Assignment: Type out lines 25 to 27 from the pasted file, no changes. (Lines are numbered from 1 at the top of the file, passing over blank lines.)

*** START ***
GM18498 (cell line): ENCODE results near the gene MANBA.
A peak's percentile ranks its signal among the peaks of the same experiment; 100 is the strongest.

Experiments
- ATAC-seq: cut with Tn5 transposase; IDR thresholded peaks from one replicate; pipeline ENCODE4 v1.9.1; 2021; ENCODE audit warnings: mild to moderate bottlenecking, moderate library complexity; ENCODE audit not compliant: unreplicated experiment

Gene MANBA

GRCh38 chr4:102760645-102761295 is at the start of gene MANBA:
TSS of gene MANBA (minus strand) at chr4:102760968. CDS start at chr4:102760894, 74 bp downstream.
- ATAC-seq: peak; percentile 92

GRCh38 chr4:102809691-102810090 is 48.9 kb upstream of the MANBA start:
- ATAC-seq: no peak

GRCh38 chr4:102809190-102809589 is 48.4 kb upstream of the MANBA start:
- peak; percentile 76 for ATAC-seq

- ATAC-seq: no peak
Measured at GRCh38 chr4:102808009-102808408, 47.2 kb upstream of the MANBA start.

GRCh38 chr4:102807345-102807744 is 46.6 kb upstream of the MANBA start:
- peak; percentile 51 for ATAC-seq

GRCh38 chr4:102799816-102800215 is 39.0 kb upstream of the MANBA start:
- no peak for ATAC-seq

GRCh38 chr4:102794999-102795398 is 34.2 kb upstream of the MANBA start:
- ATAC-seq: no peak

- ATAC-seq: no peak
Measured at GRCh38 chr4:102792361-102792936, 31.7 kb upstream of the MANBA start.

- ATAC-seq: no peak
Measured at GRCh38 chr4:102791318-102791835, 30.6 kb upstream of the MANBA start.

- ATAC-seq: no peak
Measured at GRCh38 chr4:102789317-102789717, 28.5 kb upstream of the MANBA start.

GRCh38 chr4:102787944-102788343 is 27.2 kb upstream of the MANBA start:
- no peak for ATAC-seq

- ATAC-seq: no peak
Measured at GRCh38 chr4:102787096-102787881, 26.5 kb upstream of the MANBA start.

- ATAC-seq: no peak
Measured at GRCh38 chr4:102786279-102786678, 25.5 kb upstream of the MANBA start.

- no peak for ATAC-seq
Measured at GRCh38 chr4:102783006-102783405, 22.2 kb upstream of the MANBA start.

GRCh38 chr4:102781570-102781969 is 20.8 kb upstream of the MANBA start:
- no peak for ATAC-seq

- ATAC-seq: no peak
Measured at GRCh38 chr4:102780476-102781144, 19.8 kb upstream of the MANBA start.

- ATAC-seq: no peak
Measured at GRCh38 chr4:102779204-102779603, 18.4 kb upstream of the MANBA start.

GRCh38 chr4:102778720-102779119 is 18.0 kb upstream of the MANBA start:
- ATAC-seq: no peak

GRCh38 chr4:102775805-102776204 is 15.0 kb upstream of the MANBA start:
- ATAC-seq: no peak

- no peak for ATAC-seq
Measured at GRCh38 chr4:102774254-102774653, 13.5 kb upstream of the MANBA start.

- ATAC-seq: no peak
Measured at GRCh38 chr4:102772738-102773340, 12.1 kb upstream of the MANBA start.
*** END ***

- ATAC-seq: no peak
Measured at GRCh38 chr4:102789317-102789717, 28.5 kb upstream of the MANBA start.

GRCh38 chr4:102787944-102788343 is 27.2 kb upstream of the MANBA start: